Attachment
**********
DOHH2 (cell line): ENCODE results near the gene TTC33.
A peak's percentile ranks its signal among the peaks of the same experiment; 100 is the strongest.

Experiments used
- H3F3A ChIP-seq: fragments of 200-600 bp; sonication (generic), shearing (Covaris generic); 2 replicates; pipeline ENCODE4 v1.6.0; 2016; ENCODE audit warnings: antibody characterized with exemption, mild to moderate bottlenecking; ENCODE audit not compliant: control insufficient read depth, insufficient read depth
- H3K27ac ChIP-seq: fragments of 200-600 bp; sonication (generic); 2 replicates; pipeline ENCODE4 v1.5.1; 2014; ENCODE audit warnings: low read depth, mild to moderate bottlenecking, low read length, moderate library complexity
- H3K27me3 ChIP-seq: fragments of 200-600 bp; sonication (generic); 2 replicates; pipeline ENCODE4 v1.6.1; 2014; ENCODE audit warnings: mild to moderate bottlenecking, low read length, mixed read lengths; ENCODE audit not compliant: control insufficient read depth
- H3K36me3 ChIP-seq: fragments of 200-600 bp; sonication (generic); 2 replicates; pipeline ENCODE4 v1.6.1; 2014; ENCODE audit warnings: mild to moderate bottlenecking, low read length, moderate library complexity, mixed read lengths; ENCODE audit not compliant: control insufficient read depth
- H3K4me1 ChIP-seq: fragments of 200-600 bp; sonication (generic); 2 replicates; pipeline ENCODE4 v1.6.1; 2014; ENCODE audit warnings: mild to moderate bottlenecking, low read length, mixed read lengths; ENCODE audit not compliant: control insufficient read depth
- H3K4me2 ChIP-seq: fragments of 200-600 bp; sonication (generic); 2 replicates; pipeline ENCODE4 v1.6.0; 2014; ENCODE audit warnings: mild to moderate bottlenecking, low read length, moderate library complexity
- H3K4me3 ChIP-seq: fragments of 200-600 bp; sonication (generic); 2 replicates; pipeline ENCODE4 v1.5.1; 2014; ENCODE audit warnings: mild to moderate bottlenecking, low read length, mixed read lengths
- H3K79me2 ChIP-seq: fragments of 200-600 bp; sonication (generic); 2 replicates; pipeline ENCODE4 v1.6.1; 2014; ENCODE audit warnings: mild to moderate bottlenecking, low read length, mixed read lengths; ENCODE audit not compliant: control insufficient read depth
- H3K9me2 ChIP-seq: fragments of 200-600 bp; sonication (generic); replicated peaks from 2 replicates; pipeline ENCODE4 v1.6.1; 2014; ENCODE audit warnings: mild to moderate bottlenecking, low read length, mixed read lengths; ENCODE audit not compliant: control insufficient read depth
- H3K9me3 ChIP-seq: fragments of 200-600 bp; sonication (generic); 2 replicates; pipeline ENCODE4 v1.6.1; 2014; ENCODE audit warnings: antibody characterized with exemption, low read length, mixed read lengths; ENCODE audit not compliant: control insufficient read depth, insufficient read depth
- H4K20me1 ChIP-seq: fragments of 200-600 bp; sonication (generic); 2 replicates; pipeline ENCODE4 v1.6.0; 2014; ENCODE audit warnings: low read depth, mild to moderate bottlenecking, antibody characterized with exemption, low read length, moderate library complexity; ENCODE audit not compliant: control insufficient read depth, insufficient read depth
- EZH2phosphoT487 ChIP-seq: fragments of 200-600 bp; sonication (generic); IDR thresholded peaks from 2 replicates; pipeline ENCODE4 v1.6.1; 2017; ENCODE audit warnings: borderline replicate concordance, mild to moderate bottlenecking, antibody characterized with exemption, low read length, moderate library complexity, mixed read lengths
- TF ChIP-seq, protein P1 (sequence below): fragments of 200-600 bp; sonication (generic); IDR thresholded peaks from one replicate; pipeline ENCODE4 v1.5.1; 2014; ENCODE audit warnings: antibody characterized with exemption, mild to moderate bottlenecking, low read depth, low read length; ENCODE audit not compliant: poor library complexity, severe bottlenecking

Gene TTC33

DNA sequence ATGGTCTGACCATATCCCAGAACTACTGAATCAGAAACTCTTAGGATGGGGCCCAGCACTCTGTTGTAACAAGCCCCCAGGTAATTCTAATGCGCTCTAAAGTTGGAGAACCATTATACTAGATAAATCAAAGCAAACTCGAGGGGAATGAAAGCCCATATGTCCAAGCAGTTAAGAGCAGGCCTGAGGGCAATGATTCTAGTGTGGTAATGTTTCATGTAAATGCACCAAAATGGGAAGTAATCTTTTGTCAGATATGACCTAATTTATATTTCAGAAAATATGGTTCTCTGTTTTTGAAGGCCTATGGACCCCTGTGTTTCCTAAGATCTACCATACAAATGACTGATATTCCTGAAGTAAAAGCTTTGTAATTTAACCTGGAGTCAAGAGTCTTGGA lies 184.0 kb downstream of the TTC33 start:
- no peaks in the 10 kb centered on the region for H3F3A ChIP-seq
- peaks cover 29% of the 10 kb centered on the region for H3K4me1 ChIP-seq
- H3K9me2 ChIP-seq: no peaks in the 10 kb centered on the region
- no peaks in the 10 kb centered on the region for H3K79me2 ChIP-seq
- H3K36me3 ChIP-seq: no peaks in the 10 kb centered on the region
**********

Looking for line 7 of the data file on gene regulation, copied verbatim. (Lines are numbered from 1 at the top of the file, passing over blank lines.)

- H3K36me3 ChIP-seq: fragments of 200-600 bp; sonication (generic); 2 replicates; pipeline ENCODE4 v1.6.1; 2014; ENCODE audit warnings: mild to moderate bottlenecking, low read length, moderate library complexity, mixed read lengths; ENCODE audit not compliant: control insufficient read depth